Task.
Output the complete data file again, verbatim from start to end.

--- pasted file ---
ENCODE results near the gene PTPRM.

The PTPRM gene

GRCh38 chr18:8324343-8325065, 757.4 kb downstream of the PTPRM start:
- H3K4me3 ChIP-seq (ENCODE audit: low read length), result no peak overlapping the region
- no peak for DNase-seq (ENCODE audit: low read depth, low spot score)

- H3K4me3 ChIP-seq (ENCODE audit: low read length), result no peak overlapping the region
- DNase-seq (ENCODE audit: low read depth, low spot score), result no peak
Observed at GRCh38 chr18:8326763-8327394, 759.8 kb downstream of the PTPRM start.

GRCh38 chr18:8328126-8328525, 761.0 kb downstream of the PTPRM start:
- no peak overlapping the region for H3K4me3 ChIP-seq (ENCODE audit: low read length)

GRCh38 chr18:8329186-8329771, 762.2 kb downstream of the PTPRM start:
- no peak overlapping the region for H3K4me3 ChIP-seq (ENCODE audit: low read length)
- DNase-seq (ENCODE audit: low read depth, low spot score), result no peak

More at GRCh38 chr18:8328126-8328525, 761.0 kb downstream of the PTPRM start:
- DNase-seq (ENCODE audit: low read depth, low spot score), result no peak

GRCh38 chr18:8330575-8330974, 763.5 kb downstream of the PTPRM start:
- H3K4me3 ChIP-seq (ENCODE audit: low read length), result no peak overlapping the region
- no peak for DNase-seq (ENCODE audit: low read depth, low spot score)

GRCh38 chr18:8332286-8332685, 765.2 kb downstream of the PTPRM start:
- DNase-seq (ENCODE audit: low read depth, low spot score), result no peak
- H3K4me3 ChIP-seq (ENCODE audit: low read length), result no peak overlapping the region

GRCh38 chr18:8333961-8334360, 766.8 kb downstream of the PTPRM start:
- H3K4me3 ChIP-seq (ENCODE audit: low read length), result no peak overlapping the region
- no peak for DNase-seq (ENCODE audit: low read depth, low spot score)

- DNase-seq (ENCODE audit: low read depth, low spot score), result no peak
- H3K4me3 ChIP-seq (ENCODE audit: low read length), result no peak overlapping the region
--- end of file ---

ENCODE results near the gene PTPRM.

The PTPRM gene

GRCh38 chr18:8324343-8325065, 757.4 kb downstream of the PTPRM start:
- H3K4me3 ChIP-seq (ENCODE audit: low read length), result no peak overlapping the region
- no peak for DNase-seq (ENCODE audit: low read depth, low spot score)

- H3K4me3 ChIP-seq (ENCODE audit: low read length), result no peak overlapping the region
- DNase-seq (ENCODE audit: low read depth, low spot score), result no peak
Observed at GRCh38 chr18:8326763-8327394, 759.8 kb downstream of the PTPRM start.

GRCh38 chr18:8328126-8328525, 761.0 kb downstream of the PTPRM start:
- no peak overlapping the region for H3K4me3 ChIP-seq (ENCODE audit: low read length)

GRCh38 chr18:8329186-8329771, 762.2 kb downstream of the PTPRM start:
- no peak overlapping the region for H3K4me3 ChIP-seq (ENCODE audit: low read length)
- DNase-seq (ENCODE audit: low read depth, low spot score), result no peak

More at GRCh38 chr18:8328126-8328525, 761.0 kb downstream of the PTPRM start:
- DNase-seq (ENCODE audit: low read depth, low spot score), result no peak

GRCh38 chr18:8330575-8330974, 763.5 kb downstream of the PTPRM start:
- H3K4me3 ChIP-seq (ENCODE audit: low read length), result no peak overlapping the region
- no peak for DNase-seq (ENCODE audit: low read depth, low spot score)

GRCh38 chr18:8332286-8332685, 765.2 kb downstream of the PTPRM start:
- DNase-seq (ENCODE audit: low read depth, low spot score), result no peak
- H3K4me3 ChIP-seq (ENCODE audit: low read length), result no peak overlapping the region

GRCh38 chr18:8333961-8334360, 766.8 kb downstream of the PTPRM start:
- H3K4me3 ChIP-seq (ENCODE audit: low read length), result no peak overlapping the region
- no peak for DNase-seq (ENCODE audit: low read depth, low spot score)

- DNase-seq (ENCODE audit: low read depth, low spot score), result no peak
- H3K4me3 ChIP-seq (ENCODE audit: low read length), result no peak overlapping the region